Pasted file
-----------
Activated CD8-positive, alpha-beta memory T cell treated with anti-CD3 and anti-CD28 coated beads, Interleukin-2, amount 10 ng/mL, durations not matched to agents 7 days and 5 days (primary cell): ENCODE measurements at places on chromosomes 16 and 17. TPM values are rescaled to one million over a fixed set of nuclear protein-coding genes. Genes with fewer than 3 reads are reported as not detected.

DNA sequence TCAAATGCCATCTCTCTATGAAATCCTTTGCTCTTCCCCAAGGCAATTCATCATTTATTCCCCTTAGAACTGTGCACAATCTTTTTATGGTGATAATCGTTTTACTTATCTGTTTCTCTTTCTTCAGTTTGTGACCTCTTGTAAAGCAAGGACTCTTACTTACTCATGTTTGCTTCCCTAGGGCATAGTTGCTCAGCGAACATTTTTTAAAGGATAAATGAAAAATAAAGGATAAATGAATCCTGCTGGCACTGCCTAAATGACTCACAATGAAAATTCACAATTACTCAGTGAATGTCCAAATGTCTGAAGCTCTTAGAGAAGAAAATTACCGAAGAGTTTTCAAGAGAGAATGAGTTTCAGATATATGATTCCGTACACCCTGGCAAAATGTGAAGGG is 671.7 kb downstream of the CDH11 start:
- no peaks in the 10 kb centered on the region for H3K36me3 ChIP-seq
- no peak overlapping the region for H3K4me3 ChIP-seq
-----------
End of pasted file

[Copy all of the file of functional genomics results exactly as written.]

Activated CD8-positive, alpha-beta memory T cell treated with anti-CD3 and anti-CD28 coated beads, Interleukin-2, amount 10 ng/mL, durations not matched to agents 7 days and 5 days (primary cell): ENCODE measurements at places on chromosomes 16 and 17. TPM values are rescaled to one million over a fixed set of nuclear protein-coding genes. Genes with fewer than 3 reads are reported as not detected.

DNA sequence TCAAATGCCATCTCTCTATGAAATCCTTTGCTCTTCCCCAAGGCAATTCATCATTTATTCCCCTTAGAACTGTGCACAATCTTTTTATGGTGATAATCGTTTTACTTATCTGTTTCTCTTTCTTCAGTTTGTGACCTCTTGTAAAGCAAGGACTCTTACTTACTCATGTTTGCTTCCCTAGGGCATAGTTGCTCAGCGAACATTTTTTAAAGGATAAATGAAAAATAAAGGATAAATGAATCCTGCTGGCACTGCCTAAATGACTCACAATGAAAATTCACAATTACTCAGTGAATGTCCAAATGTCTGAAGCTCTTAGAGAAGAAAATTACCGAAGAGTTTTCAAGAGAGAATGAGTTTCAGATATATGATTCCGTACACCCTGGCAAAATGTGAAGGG is 671.7 kb downstream of the CDH11 start:
- no peaks in the 10 kb centered on the region for H3K36me3 ChIP-seq
- no peak overlapping the region for H3K4me3 ChIP-seq